Real estate prices may be dropping, but the overall market is still exposed to a high degree of vulnerability. The Canadian Mortgage and Housing Corporation (CMHC) recently revealed this insight in their latest Housing Market Assessment (HMA) report for Q4.
The findings indicate that tighter mortgage rules, rising interest rates, and weaker growth in inflation have reduced the demand for housing across Canada and consequently eased prices. However, a combination of overvaluation and price acceleration has kept the housing market vulnerable. “Overheating is detected when sales greatly outpace new listings in the market for existing homes,” the report said. “Price acceleration is signalled when the growth rate of house prices increases rapidly.”
The assessment points to markets in Toronto, Vancouver, Victoria and Hamilton as particularly vulnerable. There is also evidence of overbuilding, where inventory of newly built and unsold housing units are higher than normal, in Edmonton, Calgary, Saskatoon, and Regina.
Markets of low vulnerability include Ottawa, Québec City, Moncton, Halifax and St. John’s. Montreal is also observed to have low vulnerability, but a tightening between supply and demand has put significant upward pressure on prices in that market.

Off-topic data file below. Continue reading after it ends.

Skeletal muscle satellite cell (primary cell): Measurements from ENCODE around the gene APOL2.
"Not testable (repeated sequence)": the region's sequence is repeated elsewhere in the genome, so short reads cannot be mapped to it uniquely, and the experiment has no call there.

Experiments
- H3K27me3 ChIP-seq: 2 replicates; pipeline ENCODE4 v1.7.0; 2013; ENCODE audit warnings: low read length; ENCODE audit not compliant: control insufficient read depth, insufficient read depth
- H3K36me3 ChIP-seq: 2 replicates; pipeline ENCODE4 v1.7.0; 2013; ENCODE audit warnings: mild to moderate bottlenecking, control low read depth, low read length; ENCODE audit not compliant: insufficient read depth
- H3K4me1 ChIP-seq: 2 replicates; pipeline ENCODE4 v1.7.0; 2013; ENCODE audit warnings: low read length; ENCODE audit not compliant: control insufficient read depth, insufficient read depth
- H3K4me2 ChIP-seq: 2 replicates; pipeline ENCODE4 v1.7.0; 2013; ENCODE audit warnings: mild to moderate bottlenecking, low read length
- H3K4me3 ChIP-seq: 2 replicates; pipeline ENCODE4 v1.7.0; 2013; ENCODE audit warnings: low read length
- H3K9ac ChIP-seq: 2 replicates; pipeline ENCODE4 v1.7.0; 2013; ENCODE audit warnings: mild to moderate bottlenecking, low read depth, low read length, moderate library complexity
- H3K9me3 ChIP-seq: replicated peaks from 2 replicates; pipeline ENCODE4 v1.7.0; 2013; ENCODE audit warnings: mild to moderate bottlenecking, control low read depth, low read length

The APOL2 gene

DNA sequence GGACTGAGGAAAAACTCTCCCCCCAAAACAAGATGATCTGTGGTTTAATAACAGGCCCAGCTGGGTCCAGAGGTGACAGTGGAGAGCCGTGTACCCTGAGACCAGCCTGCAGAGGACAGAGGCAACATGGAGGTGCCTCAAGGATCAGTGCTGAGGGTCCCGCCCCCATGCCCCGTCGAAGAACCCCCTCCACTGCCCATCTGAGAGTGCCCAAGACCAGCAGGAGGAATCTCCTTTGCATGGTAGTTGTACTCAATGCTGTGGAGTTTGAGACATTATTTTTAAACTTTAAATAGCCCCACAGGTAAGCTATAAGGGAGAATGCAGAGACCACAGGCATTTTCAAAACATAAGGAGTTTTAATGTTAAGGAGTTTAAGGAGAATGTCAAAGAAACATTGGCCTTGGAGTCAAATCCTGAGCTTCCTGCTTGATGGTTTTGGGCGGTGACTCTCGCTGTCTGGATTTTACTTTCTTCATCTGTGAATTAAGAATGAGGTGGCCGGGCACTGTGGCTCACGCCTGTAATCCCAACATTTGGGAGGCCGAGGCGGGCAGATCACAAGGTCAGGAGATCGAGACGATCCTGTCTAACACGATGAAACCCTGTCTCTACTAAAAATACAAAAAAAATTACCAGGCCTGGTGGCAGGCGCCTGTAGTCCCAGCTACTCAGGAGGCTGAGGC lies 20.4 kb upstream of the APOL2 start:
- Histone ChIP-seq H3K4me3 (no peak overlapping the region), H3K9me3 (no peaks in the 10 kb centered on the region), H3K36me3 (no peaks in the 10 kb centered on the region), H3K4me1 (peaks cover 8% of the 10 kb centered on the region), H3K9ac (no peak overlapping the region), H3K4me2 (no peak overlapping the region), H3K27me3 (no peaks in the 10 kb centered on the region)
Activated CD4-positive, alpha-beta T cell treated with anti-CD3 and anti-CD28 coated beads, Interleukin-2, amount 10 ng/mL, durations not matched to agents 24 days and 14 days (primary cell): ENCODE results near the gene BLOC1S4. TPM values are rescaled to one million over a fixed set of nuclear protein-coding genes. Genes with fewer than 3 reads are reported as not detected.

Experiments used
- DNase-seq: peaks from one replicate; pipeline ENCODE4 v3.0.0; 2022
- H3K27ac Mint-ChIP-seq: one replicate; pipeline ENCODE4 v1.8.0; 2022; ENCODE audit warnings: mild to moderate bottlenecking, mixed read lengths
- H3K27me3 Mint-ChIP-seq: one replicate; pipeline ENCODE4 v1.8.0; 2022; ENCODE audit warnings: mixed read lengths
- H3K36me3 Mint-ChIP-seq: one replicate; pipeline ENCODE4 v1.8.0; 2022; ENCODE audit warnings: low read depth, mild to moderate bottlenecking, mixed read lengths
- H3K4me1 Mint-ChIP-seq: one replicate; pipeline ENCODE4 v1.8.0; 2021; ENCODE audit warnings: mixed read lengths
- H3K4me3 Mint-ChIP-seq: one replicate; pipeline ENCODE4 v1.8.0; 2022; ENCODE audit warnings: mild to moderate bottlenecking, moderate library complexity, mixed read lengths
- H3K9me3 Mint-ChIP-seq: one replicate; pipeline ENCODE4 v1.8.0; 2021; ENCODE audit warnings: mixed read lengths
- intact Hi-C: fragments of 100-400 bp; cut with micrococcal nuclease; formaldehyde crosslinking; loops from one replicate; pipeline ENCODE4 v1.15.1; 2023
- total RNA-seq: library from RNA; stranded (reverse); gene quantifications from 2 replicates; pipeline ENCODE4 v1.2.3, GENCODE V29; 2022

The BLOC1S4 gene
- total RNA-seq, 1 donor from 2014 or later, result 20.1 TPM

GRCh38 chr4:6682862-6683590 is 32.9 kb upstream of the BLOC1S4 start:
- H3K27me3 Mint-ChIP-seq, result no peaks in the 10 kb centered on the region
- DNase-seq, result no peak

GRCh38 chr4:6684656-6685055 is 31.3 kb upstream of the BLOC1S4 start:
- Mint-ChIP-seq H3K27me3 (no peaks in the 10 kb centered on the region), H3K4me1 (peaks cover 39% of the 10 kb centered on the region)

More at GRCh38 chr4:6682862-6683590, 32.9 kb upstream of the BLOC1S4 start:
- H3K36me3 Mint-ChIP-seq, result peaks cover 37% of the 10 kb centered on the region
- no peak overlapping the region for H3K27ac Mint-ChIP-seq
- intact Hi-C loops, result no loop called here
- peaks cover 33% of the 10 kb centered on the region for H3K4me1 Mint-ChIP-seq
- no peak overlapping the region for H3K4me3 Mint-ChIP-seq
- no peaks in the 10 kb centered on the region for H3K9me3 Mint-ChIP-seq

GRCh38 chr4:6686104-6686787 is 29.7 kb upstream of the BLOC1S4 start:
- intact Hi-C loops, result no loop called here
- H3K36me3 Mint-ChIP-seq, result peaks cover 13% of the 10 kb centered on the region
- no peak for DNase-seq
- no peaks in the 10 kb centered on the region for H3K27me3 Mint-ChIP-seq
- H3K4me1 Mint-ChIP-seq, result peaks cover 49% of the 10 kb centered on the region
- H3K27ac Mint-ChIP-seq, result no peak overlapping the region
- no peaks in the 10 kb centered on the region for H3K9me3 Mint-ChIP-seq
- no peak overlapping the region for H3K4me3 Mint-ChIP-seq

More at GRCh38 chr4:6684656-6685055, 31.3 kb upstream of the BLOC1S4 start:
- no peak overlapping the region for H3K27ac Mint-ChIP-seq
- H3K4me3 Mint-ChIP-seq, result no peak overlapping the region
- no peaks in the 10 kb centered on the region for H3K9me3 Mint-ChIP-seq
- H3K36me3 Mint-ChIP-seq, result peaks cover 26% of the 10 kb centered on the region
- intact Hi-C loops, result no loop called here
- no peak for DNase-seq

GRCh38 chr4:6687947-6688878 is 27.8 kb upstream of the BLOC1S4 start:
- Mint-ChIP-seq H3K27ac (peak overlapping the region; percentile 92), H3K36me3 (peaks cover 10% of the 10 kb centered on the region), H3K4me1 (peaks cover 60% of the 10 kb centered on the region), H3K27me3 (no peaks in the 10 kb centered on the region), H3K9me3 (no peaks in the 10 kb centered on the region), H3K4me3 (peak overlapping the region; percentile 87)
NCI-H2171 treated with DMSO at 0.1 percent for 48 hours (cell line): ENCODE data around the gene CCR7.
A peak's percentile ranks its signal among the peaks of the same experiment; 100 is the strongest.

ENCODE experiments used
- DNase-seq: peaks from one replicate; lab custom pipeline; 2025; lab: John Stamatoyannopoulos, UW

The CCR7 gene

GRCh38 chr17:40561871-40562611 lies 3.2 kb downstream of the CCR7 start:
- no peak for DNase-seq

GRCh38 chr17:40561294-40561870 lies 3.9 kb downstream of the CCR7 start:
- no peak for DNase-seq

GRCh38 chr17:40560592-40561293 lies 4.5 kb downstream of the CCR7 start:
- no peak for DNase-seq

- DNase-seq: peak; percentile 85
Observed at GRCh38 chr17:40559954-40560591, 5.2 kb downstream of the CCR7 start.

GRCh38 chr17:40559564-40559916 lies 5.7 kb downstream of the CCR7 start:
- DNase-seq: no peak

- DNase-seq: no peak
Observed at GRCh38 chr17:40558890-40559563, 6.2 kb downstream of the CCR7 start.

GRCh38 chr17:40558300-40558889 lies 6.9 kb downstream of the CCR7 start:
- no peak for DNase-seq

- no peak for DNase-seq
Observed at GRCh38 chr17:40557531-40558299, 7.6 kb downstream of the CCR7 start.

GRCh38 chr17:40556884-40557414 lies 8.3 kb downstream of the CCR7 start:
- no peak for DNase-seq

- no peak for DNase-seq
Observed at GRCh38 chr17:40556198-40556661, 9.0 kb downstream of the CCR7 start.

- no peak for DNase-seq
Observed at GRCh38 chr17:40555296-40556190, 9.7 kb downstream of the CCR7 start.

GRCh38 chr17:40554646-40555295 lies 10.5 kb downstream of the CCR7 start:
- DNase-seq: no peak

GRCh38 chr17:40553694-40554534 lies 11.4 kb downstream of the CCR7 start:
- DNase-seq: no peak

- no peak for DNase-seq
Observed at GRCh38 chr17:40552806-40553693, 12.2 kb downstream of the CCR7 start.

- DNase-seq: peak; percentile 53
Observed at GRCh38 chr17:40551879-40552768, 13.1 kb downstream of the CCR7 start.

Of special note is moderately-vulnerable Winnipeg, where an inventory of new, unsold houses has accumulated over the past two quarters.
The HMA framework was developed to detect vulnerabilities in the housing market, in order to better respond to events such as the Toronto housing bubble of the 1980s and 1990s. The HMA identifies locations in the housing market that are exposed to instability from prices, and uses several indicators to assess market conditions.
“The ability of the HMA to detect vulnerabilities relies on the assumption that historical relationships between prices and fundamental drivers of housing markets have not changed,” said the report.
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